I want to set null all raster values that fall below the 75th percentile value. E.g. If you classify the raster by quantile method into 4 classes I want to be left with the top 25% percentile. For the raster shown below, 3.154941635 would be used in the set null expression.

I have attempted the following in the Calculate Value tool and a value of 0 is being returned. (source:https://community.esri.com/thread/162022)

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  • Are you attempting to use the Calculate Value tool within Model Builder? If so, please, specify exactly how you are doing it by providing a print of your model. – umbe1987 Feb 25 at 15:16
  • Your model is just returining the 75% percentile of your input raster (wathever it is). You should use this value as the input to (e.g.) SetNull tool (I assume you have a Spatial Analyst license at this point). – umbe1987 Feb 25 at 15:34
  • I have multiple rasters where the 75% percentile value needs to be used as a cut off. I therefore need to build this part of the tool before I use this value in the set null tool and iterate the entire process. The calculate value tool is returning 0....not the value I am expecting. – FRMMO Feb 25 at 15:37
  • If I understand correctly, you need to calculate the 75% percentile of many rasters and for each set all the cells that are lower than this percentile to null, is that correct? If this is correct and you wanna stick to Model Builder rather than using Python scripts, you should do what I said and integrate the final model as an iterator submodel to another model (like explained here). Hope it helps. – umbe1987 Feb 25 at 15:44
  • Anyway, I think your main problem is that you have "attempted the following in the Calculate Value tool and a value of 0 is being returned.". What is your source raster? – umbe1987 Feb 25 at 15:49

For one raster, try to build your model builder like:

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SetNull settings:

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Expression for SetNull:

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Beware that (reference):

Clicking the Verify button for an SQL query with an inline variable substitution in Query Builder, for tools such as Make Feature Layer, Select, and Select Layer By Attribute, will give you an invalid SQL query error, as the verification does not substitute the value of the inline variable when evaluating an expression. When the tool runs, the value of the inline variable is substituted in the expression and the results are created based on the substituted values.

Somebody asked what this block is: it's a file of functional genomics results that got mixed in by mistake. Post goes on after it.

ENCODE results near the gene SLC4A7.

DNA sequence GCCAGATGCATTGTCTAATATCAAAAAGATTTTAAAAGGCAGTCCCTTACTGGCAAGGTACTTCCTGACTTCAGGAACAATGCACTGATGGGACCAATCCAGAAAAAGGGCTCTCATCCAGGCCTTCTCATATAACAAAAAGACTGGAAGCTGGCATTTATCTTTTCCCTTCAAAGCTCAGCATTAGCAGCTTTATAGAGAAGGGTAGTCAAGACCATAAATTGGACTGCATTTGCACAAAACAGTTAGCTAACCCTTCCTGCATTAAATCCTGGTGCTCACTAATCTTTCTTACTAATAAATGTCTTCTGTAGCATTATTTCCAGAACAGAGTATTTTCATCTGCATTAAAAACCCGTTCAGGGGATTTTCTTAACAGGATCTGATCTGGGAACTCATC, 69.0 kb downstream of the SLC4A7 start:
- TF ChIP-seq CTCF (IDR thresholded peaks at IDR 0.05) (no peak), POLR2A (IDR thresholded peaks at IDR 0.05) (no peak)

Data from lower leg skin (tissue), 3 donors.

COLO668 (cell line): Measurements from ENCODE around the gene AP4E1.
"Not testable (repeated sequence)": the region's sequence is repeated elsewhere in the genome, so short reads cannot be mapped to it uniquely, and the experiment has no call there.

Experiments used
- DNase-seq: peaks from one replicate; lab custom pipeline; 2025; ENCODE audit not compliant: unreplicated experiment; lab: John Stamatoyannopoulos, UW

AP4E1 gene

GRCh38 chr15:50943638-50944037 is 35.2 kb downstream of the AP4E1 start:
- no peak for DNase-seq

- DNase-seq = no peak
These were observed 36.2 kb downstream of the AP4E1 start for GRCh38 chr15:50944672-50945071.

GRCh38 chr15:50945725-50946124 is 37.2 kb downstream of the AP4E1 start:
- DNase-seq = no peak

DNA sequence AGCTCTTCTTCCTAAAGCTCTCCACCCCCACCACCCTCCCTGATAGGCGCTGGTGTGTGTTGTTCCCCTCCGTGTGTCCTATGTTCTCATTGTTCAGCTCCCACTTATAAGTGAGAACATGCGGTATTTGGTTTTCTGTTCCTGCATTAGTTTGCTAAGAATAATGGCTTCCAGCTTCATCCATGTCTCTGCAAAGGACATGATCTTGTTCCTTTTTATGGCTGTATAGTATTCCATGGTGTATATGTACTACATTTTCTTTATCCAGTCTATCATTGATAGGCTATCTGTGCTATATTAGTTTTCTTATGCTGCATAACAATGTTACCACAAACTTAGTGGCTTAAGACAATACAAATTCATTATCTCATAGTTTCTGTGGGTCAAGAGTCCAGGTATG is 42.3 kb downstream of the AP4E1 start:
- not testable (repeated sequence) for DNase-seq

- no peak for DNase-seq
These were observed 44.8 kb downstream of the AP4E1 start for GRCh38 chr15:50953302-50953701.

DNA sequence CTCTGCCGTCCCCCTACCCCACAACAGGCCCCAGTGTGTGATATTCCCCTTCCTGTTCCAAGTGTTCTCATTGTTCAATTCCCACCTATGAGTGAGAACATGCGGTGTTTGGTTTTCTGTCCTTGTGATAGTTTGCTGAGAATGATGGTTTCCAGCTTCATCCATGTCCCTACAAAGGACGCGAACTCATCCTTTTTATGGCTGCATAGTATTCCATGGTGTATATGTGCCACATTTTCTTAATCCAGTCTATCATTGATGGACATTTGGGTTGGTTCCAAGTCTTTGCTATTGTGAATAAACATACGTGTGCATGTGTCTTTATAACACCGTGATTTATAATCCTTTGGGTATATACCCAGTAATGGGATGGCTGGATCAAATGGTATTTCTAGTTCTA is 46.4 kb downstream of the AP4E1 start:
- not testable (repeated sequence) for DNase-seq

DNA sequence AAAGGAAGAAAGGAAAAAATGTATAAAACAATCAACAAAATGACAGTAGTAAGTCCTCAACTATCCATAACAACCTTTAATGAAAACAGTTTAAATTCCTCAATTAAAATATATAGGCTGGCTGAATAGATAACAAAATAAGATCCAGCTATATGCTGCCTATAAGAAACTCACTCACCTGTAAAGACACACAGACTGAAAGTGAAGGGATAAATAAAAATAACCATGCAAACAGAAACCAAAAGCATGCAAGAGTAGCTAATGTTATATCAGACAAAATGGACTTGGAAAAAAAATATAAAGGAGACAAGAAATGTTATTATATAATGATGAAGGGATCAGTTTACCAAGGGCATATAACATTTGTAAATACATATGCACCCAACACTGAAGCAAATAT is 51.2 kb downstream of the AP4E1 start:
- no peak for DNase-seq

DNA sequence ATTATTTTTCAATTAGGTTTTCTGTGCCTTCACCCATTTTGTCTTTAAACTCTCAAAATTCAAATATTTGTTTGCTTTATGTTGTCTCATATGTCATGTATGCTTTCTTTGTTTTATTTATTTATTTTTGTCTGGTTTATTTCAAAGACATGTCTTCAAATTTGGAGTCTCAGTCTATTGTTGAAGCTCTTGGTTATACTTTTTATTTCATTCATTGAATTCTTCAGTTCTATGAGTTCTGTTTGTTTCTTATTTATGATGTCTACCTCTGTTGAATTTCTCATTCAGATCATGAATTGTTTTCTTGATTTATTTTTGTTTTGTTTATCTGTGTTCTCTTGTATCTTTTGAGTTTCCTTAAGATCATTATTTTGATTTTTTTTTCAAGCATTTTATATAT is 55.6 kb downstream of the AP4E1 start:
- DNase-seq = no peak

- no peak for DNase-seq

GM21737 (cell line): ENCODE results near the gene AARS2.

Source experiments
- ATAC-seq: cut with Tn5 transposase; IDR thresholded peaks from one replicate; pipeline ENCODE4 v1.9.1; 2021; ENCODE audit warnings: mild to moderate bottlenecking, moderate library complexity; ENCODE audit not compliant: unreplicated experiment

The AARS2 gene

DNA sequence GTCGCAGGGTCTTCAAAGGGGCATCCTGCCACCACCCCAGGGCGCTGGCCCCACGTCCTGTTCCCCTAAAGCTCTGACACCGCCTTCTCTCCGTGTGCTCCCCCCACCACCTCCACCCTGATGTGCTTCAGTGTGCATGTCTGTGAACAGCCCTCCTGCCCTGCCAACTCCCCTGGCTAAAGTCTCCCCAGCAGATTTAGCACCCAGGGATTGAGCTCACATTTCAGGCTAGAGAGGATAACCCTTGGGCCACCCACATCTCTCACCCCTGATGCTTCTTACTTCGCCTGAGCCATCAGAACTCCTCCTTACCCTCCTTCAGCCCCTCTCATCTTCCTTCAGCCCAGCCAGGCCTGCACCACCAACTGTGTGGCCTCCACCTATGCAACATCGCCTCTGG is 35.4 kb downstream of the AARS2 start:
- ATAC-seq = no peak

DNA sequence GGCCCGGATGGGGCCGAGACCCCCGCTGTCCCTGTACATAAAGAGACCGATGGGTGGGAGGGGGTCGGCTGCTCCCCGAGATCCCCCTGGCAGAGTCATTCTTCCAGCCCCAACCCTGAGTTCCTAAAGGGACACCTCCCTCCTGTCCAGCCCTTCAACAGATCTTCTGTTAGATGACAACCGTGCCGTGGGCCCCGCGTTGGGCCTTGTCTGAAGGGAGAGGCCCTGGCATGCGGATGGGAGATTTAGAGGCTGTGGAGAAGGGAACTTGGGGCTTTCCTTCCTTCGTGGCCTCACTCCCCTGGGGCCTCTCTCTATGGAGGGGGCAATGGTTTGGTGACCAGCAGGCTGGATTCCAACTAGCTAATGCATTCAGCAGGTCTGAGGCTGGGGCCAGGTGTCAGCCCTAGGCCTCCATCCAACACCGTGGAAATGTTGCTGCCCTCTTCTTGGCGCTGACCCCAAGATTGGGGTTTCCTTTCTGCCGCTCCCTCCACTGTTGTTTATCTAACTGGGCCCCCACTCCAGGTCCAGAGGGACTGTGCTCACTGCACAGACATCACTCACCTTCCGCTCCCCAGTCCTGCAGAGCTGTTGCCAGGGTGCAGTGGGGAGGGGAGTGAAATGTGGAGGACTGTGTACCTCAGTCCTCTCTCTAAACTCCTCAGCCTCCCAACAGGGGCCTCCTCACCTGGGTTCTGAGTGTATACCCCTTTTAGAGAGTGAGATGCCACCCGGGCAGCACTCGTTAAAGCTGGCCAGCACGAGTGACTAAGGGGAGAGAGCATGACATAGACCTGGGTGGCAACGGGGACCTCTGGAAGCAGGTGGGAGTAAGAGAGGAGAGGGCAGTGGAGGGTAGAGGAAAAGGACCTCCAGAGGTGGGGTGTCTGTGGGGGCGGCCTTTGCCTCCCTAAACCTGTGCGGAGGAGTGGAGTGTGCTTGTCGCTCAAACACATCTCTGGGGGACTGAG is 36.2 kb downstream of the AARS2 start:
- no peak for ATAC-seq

Finally, as I said, you should use this model as a submodule used as an iterator to another model to run it against all your rasters (https://desktop.arcgis.com/en/arcmap/latest/analyze/modelbuilder/integrating-model-within-a-model.htm#ESRI_SECTION1_FC4FA1B8DC0D418098AD21B774804821).

  • I have no issue with how to set a null value. My issue is calculating the 75% percentile value from the input raster data set. – FRMMO Feb 25 at 16:30
  • You said your attempt to running the Calculate Value led to 0 as result. I tried your same expression to calculate the 75% percentile against two different rasters and the result is correct. What is your source raster? Can you give more detail on the input raster you're using? – umbe1987 Feb 25 at 16:34
  • yes of course, thank you for your help. Floating point, 32 Bit, some rasters have up to 10 decimal places. 1 band WSG 1984. – FRMMO Feb 25 at 16:39
  • I bet the problem is that many decimal places. The tool is (lkely) rounding it so you always get 0. Have you tried changing the percentile value to see if the output is different than zero? If this is the problem, you could try multiplying the values of your raster by a certain amount (like times 1000000), and see if that brings you to a different result. You can do that using the Raster Calculator before everything in your model and give the multiplied raster to the Calculate Value tool as input. just a guess, might work... – umbe1987 Feb 25 at 16:58
  • Values of 0 are returned for percentiles up to the 85th. For the 86th percentile and above a value is returned. Negative values are returned for the 41st percentile and below. One test using the 90th percentile returns a value that's more likely to be the 35th. I have tried a range of raster data sets, integer and decimal. No success – FRMMO Feb 26 at 11:33

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